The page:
Car giant Mercedes-Benz tried to help save the German Grand Prix with an offer to cover half of any losses from its own coffers, a report in this weekend's Observer newspaper has discovered.

According to the London-based paper, Mercedes also said that it would itself undertake the promotion of the race if it was kept on the FIA calendar for the 2015 F1 world championship, which would have further added to the multi-million euro price tag.

The German GP was originally scheduled to take place at the Nurburging, with last-minute efforts to save the Grand Prix subsequently proposing a switch to hold it at the rival Hockenheim circuit instead.

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However the attempts to save the race failed despite the intervention by the car manufacturer, and the FIA announced on Friday that the event had been formally dropped from this year's itinerary after "the commercial rights holder and promoter did not reach agreement," to the dismay of teams, drivers and millions of fans alike.

It will be the first time since 1960 that F1 has not staged a world championship race in Germany.

"The organisation of the race calendar and of individual events is a matter for the FIA, the commercial rights holder and the individual promoters," the newspaper report a spokesman from Mercedes as saying.

"In principle, we do not believe it is the job of the competing teams to provide financial support for individual events and we do not believe this is a sustainable model for the future.

"Nevertheless, the German GP is a core race on the F1 calendar and we have a significant interest in this race taking place," the spokesman continued. "Mercedes-Benz has participated in discussions and offered a significant contribution to support a successful German GP, at the Hockenheimring, in 2015.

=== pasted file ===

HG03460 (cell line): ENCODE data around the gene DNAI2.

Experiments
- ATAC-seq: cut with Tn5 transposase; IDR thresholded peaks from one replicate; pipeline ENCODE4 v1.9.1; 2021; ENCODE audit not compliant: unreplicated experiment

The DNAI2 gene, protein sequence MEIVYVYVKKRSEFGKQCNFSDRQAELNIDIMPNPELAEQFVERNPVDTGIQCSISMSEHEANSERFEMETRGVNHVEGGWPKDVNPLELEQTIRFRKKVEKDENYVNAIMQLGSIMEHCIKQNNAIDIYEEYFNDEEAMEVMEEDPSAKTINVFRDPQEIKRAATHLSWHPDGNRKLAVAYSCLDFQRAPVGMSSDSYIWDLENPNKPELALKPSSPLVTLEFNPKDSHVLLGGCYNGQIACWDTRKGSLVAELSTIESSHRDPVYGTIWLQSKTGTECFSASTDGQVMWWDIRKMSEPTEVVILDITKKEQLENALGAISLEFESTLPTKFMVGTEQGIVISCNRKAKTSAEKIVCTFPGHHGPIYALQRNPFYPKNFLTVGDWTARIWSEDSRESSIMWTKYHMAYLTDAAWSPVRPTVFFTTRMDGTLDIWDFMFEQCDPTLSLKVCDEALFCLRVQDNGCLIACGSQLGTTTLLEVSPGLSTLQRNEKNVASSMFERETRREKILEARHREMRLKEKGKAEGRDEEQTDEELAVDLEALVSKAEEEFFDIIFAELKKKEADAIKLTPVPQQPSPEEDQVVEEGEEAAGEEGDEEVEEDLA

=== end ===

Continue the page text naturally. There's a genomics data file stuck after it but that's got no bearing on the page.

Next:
"This offer was, unfortunately, not accepted."

With Germany playing such a huge role in the history of the global automotive industry, and the recent spectacular achievements of Michael Schumacher and Sebastian Vettel in amassing multiple titles during their respective dominant periods in F1, it's no surprise that Mercedes wanted to celebrate its own current spell of success in the sport with a home race in 2015.

Instead the nearest thing that German fans will have to a home event this year will be the Austrian Grand Prix in Spielberg on June 21. That will take place at the Red Bull Ring which is owned and operated by Dietrich Mateschitz, who also owns one of the Mercedes F1 team's biggest rival teams.

With Germany now no longer on the F1 calendar, attention has now turned to the viability of another of the sport's historic European venues with the annual Italian Grand Prix at Monza also rumoured to be at risk.

France, the Netherlands, Portugal, South Africa, Argentina and San Marino all have circuits that played huge roles in the early years of F1 but which are no longer on the sport's calendar. However, F1 does head back to Mexico this year with a return in November to the Hermanos Rodriguez track that not been used for grand prix racing since 1992.